Delayed marriages drag down fertility rate

Delayed marriages drag down fertility rate

South Korea's increasing number of delayed marriages is one of the biggest factors behind the country's low birth rate, a report has shown.

According to Korea Institute for Health and Social Affairs, the out-of-wedlock birth rate in South Korea in 2010 was 2.1 per cent, which was dramatically lower than the rate in countries such as Ireland and Norway.

Norway's out-of-wedlock fertility rate was 55 per cent, while Ireland's was 64.1 per cent in the same year. Meanwhile, Japan's rate was 2.2 per cent.

"South Korea and Japan are countries where most people do not choose to have children unless they are married," said researcher Cho Sung-ho from KIHASA.

"This is why marriage is a very important factor in the countries' fertility rates."

The number of Koreans who put off marriage has increased dramatically.

According to Statistics Korea, 50.2 per cent of Korean men born between 1976 and 1980 were single for the period of 2006 to 2010, while only 13.9 per cent of those born between 1956 and 1960 were single when they were the same age.

On the other hand, only 5.3 per cent of Korean women born from 1956 to 1960 were single in their early 30s, while 29.1 per cent of those born from 1976 to 1980 were unmarried at the same age.

One of the main reasons many here are delaying their marriage is the high cost of housing and weddings.

According to the local wedding consulting firm Duowed, Korean couples spent an average of 238 million won ($216,000) on their wedding ceremonies and housing in the past two years. On average, men shouldered 64 per cent of the total cost.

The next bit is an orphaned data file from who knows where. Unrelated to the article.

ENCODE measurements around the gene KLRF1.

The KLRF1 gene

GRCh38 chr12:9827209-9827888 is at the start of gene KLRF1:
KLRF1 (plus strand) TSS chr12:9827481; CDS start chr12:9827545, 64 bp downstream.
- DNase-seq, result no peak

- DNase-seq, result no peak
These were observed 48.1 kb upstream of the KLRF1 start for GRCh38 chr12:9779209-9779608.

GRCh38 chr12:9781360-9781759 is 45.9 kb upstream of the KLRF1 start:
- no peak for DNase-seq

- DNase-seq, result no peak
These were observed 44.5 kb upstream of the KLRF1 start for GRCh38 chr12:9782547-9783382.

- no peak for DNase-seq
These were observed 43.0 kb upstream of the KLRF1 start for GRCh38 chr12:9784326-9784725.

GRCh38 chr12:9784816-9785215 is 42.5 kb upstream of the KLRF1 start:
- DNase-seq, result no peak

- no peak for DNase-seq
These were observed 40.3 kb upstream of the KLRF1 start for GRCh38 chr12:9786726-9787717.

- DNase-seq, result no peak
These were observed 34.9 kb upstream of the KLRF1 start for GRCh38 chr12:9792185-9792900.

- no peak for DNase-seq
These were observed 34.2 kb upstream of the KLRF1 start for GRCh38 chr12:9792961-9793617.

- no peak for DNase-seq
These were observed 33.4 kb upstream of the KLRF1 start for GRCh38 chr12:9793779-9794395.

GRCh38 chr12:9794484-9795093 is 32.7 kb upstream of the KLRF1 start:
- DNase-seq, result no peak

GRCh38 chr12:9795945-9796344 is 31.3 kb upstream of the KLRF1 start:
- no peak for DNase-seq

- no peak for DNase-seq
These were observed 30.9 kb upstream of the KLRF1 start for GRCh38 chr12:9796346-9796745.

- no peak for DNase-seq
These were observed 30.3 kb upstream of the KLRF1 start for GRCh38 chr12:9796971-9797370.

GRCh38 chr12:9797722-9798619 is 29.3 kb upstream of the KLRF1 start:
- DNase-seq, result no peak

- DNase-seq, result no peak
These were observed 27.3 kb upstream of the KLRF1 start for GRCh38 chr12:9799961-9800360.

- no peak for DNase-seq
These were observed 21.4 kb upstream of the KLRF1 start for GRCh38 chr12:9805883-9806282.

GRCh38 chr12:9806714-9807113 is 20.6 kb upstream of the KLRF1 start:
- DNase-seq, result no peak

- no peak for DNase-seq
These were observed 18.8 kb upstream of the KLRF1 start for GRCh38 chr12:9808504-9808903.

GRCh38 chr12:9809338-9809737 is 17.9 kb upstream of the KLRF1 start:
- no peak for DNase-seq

Cho mentioned in his report that modern South Korean demographics ― a low fertility rate and an aging society ― are similar to those experienced by Japan.

According to Cho, about 20 per cent of all Japanese men, and 10 per cent of Japanese women, were single as of 2010.

"Japan's two-decade-long period of economic stagnation resulted in a growing number of people who chose to live alone," he said.

"As the South Korean economy is expected to experience slow growth, we may be following in Japan's footsteps."

According to Cho, Japan tries to help young, single job seekers find jobs as part of its measures to boost its fertility rate. South Korea's demographic policies, on the other hand, have mostly focused on married couples who do not have children.

"It is necessary to support young people so they can experience dating, marriage and childbirth without too many difficulties," Cho wrote.

"In order to do that, creating quality jobs and support programs for job seekers must be introduced as part of measures to tackle the country's low fertility rate."

South Korea's birthrate stood at 1.18 children per woman last year ― the lowest among OECD member countries.

If the current birth rate remains steady, almost 15 per cent of the population will be 65 or older by 2018, and the figure will rise to 50 per cent by 2100, according to KIHASA.

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